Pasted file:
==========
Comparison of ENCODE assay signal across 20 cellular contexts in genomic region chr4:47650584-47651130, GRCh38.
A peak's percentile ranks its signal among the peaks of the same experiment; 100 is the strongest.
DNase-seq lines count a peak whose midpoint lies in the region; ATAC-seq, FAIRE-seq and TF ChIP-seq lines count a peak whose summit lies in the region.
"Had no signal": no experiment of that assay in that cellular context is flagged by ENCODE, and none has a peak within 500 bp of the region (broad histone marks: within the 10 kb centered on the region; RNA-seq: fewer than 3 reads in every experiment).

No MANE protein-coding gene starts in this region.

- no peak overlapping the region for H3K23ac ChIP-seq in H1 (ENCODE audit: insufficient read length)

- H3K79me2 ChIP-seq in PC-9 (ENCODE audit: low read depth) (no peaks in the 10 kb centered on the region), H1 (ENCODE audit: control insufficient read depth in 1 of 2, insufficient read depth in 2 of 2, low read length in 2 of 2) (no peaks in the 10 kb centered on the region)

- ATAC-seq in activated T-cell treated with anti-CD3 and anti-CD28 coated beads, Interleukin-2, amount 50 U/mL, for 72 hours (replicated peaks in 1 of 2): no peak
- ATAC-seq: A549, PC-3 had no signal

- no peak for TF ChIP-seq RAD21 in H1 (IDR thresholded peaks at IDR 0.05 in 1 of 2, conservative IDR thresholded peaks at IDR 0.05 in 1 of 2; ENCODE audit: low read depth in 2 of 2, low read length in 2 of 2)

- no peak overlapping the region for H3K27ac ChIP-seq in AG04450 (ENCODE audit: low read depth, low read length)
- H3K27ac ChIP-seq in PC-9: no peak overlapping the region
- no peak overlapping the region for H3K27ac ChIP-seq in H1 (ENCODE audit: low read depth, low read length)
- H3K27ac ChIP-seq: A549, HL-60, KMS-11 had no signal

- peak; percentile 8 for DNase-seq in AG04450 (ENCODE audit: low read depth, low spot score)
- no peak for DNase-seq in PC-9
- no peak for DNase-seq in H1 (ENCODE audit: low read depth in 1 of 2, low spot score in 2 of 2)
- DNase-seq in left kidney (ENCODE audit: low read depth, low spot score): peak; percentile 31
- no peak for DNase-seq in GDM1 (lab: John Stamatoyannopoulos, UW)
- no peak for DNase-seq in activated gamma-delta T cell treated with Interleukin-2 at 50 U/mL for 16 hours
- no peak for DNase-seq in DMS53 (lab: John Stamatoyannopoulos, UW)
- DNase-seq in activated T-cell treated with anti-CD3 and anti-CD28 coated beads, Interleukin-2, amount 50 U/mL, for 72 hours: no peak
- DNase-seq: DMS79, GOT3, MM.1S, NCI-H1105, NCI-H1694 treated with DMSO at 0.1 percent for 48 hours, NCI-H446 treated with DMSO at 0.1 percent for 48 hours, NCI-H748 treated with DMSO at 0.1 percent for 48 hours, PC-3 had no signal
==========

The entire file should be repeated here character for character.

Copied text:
Comparison of ENCODE assay signal across 20 cellular contexts in genomic region chr4:47650584-47651130, GRCh38.
A peak's percentile ranks its signal among the peaks of the same experiment; 100 is the strongest.
DNase-seq lines count a peak whose midpoint lies in the region; ATAC-seq, FAIRE-seq and TF ChIP-seq lines count a peak whose summit lies in the region.
"Had no signal": no experiment of that assay in that cellular context is flagged by ENCODE, and none has a peak within 500 bp of the region (broad histone marks: within the 10 kb centered on the region; RNA-seq: fewer than 3 reads in every experiment).

No MANE protein-coding gene starts in this region.

- no peak overlapping the region for H3K23ac ChIP-seq in H1 (ENCODE audit: insufficient read length)

- H3K79me2 ChIP-seq in PC-9 (ENCODE audit: low read depth) (no peaks in the 10 kb centered on the region), H1 (ENCODE audit: control insufficient read depth in 1 of 2, insufficient read depth in 2 of 2, low read length in 2 of 2) (no peaks in the 10 kb centered on the region)

- ATAC-seq in activated T-cell treated with anti-CD3 and anti-CD28 coated beads, Interleukin-2, amount 50 U/mL, for 72 hours (replicated peaks in 1 of 2): no peak
- ATAC-seq: A549, PC-3 had no signal

- no peak for TF ChIP-seq RAD21 in H1 (IDR thresholded peaks at IDR 0.05 in 1 of 2, conservative IDR thresholded peaks at IDR 0.05 in 1 of 2; ENCODE audit: low read depth in 2 of 2, low read length in 2 of 2)

- no peak overlapping the region for H3K27ac ChIP-seq in AG04450 (ENCODE audit: low read depth, low read length)
- H3K27ac ChIP-seq in PC-9: no peak overlapping the region
- no peak overlapping the region for H3K27ac ChIP-seq in H1 (ENCODE audit: low read depth, low read length)
- H3K27ac ChIP-seq: A549, HL-60, KMS-11 had no signal

- peak; percentile 8 for DNase-seq in AG04450 (ENCODE audit: low read depth, low spot score)
- no peak for DNase-seq in PC-9
- no peak for DNase-seq in H1 (ENCODE audit: low read depth in 1 of 2, low spot score in 2 of 2)
- DNase-seq in left kidney (ENCODE audit: low read depth, low spot score): peak; percentile 31
- no peak for DNase-seq in GDM1 (lab: John Stamatoyannopoulos, UW)
- no peak for DNase-seq in activated gamma-delta T cell treated with Interleukin-2 at 50 U/mL for 16 hours
- no peak for DNase-seq in DMS53 (lab: John Stamatoyannopoulos, UW)
- DNase-seq in activated T-cell treated with anti-CD3 and anti-CD28 coated beads, Interleukin-2, amount 50 U/mL, for 72 hours: no peak
- DNase-seq: DMS79, GOT3, MM.1S, NCI-H1105, NCI-H1694 treated with DMSO at 0.1 percent for 48 hours, NCI-H446 treated with DMSO at 0.1 percent for 48 hours, NCI-H748 treated with DMSO at 0.1 percent for 48 hours, PC-3 had no signal